Ooh, this is clever. It’s the new free web game from Littleloud, they of The Curfew and Bow Street Runner. Like those, Sweatshop‘s noble aim is to expertly mate education and social conscience with smart and satisfying game mechanics. In this case, it’s a canny twist upon tower defence games that also highlights the abject horror and terrible exploitation of sweatshop factories – and the most dangerous enemy in the game is your own impulse to succeed.
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A Documentary About British Game Dev

I remember television! So quaint.
I’ve often idly remarked that it’d be lovely (by way of fascinating) if someone made a documentary, or a even documentary series, about some of the more unusual aspects of British game development. Headlight Pictures have gone and done precisely that. Crunchtime, a three-part series which which will first air on Sunday 27th, at 7:25am, on Channel 4, examines the Dare To Be Digital competition run by the University of Abertay, Dundee. It continues across two more weekends, detailing the various dramas which face the student teams in their quest to develop splendid videogames. It ends, of course, in actual crunchtime.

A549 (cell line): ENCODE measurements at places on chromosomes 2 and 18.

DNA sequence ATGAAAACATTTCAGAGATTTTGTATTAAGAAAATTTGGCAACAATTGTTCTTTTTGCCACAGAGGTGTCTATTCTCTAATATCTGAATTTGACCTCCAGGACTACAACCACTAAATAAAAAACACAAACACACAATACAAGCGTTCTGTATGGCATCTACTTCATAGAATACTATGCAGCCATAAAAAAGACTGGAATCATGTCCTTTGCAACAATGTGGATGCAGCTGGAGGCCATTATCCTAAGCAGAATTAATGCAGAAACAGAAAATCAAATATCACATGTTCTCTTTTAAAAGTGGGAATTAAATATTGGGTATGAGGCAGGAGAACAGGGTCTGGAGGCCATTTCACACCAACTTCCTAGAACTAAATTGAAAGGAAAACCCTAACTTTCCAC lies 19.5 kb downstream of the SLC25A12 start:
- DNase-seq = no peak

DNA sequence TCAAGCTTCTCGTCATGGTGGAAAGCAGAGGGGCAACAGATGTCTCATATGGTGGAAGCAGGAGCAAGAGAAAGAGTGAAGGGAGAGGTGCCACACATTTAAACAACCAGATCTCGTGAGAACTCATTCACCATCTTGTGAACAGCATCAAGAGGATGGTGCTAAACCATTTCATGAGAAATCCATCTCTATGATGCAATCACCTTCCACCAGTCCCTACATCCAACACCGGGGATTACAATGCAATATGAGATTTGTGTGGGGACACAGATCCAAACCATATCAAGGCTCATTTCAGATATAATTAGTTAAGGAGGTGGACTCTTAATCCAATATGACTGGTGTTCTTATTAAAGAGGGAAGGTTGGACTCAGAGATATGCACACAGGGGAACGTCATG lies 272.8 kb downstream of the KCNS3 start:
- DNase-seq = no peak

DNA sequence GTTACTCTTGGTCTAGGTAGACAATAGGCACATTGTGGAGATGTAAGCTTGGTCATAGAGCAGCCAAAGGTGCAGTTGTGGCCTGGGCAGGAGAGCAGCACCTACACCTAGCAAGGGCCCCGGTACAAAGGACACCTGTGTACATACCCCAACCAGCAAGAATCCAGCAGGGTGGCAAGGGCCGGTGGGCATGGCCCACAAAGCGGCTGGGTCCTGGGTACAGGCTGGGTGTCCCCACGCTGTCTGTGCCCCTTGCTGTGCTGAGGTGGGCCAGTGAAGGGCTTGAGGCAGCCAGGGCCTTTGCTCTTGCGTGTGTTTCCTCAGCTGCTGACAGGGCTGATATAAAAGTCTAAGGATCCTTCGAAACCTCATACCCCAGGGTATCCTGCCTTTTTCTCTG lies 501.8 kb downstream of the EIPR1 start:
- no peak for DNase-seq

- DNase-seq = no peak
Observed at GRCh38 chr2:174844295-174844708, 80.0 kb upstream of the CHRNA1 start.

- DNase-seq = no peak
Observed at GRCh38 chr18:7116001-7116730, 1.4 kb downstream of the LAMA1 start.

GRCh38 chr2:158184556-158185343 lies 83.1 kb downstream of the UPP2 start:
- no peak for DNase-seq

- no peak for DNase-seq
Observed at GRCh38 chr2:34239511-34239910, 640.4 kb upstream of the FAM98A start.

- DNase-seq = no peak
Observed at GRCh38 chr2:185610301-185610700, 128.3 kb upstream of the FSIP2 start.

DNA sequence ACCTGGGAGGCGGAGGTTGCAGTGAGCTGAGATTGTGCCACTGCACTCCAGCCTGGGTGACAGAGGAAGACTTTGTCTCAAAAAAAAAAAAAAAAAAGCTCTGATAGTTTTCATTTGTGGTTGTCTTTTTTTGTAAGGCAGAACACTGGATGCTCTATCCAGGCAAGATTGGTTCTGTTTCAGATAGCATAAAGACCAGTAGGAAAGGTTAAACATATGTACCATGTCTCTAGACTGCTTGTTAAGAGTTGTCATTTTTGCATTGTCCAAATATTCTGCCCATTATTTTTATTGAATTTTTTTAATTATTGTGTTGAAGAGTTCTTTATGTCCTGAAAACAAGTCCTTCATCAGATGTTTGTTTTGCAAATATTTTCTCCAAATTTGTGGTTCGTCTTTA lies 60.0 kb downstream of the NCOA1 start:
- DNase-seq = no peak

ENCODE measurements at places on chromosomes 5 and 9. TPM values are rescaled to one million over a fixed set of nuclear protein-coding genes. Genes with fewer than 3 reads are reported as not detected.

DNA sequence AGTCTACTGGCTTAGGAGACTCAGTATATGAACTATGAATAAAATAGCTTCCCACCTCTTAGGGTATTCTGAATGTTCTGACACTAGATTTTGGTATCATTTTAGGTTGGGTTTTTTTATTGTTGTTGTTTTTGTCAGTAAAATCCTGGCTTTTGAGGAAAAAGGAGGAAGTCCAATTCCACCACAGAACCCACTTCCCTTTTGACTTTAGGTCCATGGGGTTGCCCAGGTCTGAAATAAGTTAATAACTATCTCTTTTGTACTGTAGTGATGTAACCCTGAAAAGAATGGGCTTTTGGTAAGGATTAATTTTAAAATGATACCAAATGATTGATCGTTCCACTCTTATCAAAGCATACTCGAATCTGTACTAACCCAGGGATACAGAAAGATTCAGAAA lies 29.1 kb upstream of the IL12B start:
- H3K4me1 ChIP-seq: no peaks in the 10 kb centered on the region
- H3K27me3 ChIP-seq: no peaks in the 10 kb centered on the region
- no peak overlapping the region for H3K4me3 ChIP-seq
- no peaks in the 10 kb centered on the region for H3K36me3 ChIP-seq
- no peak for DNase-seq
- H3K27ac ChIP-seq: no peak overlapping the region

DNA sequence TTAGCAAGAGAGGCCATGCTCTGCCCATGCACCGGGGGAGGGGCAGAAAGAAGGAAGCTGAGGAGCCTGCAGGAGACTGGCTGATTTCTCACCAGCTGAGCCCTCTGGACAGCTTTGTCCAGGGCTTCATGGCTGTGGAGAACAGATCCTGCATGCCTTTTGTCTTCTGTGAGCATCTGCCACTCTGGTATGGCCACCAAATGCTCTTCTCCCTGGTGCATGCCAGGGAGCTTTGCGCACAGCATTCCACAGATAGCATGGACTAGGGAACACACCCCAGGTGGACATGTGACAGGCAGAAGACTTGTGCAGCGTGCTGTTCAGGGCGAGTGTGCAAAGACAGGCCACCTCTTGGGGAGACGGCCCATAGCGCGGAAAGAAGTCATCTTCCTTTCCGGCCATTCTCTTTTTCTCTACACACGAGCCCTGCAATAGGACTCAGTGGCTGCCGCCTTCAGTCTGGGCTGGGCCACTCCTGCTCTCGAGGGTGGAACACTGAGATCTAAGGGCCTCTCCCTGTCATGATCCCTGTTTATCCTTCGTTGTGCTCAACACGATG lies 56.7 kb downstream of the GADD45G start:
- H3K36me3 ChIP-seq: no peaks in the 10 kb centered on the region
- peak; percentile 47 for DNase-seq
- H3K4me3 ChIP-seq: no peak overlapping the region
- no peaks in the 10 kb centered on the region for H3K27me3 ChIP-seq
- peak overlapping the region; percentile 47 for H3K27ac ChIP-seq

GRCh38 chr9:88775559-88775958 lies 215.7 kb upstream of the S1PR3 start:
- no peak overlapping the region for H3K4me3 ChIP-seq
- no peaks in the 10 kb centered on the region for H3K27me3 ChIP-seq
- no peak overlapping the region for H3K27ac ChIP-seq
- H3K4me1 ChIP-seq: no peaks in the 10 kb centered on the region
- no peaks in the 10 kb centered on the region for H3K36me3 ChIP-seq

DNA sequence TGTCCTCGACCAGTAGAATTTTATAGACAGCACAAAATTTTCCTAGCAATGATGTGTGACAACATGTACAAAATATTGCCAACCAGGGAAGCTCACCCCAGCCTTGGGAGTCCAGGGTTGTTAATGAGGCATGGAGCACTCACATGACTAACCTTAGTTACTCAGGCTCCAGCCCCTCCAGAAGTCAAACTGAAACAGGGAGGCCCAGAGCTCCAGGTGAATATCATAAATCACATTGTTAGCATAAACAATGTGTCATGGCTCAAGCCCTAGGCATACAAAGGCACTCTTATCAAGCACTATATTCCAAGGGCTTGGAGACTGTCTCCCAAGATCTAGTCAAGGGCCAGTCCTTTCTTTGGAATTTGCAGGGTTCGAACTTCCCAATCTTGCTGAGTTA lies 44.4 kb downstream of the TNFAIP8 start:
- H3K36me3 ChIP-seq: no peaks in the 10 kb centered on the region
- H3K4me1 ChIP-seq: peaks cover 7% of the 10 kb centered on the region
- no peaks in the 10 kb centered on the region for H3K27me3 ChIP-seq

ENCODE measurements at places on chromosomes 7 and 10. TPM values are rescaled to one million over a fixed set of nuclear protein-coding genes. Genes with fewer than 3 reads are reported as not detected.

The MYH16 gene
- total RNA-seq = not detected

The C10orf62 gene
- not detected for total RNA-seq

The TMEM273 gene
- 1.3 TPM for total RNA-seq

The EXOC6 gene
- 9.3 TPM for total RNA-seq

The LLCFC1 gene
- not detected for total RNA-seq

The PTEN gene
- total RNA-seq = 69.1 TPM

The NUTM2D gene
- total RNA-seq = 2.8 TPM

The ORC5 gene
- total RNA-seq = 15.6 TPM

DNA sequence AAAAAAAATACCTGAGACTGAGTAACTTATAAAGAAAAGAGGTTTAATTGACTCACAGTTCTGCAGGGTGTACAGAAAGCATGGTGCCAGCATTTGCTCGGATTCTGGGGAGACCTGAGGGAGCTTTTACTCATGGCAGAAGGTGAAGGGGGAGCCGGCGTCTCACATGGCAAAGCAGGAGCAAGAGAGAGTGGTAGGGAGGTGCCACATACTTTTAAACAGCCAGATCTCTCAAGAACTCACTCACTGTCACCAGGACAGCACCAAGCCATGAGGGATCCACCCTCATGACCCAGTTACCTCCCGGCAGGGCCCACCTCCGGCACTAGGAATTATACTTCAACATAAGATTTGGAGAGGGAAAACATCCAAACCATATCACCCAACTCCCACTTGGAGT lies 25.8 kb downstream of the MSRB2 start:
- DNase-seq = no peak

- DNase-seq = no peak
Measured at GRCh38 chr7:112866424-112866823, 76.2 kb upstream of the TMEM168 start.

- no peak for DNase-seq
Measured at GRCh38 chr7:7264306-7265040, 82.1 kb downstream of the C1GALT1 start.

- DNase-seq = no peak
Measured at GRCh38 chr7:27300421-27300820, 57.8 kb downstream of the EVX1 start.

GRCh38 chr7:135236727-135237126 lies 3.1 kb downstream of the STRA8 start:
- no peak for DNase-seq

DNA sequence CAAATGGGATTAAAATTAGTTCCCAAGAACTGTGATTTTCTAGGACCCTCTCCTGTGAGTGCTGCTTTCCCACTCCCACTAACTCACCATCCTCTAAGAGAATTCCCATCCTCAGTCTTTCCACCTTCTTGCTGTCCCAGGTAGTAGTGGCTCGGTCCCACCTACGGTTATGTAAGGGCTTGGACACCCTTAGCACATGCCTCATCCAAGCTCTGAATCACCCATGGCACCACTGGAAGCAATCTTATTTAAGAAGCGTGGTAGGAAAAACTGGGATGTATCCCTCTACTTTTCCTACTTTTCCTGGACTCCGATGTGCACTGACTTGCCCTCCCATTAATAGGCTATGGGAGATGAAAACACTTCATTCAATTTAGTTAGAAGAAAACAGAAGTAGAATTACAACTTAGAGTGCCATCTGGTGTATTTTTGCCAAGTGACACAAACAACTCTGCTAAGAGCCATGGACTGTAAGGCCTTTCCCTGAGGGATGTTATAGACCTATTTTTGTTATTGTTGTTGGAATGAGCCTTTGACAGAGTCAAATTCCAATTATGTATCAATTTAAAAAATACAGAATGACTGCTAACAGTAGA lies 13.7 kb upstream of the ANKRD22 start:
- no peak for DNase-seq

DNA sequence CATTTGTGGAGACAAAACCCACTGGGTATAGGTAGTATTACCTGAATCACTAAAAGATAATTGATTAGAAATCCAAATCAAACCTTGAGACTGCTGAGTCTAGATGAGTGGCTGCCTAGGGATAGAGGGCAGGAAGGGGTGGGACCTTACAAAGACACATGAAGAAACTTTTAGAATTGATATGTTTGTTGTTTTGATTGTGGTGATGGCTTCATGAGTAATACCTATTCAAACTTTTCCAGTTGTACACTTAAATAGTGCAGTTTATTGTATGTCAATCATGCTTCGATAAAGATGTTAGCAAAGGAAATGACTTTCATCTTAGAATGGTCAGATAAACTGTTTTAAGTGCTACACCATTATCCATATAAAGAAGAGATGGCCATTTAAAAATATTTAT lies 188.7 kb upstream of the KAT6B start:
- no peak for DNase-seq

Obviously this’ll turn up in 4oD later on, too, but people tuning in will definitely help future game documentary exploits! Logo image thanks to Craig Hastings / Headlight Pictures.

Interview: Channel 4’s Alice Taylor & Jo Twist

This looks familiar.

As you’ll see if scroll down a bit and your eyes still work, Channel 4 Education revealed ten new webgames from British studios this morning. We sent roving reporter Keza MacDonald to speak to the Commissioning Editors for Education, Alice Taylor and Jo Twist, over three cups of coffee and a ridiculous over-abundance of pastry treats. Wish to read comforting things about how lovely the British indie scene is, why PC webgames are the most effective way of peddling subtle education messages, and how susceptible teenagers are to evil videogames? It’s all just down there.

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Channel 4 Reveals Next Wave Of Games

Quite literally a logo, as there's no assets yet.

Today Channel 4 unveiled a new selection of gently educational web gamelets for 2011, funded by its educational division. Like this year’s previous commissions, which included Littleloud’s The Curfew, Zombie Cow’s Privates, and SuperMe – a whole set of games from Preloaded intended to make teenagers “better at life” by mucking about on the internet – they’re all being made by UK indies. What are the titles? Who’s involved? Should we be paying attention?

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We Are Watching: Curfew Character Teasers

We’ve previously discussed the graphic-adventure-for-web I wrote with Littleloud for Channel 4. Anyway, since then, they’ve lobbed up four interrogation-scene character trailers to introduce the main cast. And you’ll find them below. Out towards the end of next month, and available free to play online to everyone.

And I’m not saying any more to avoid spoilers. Yes.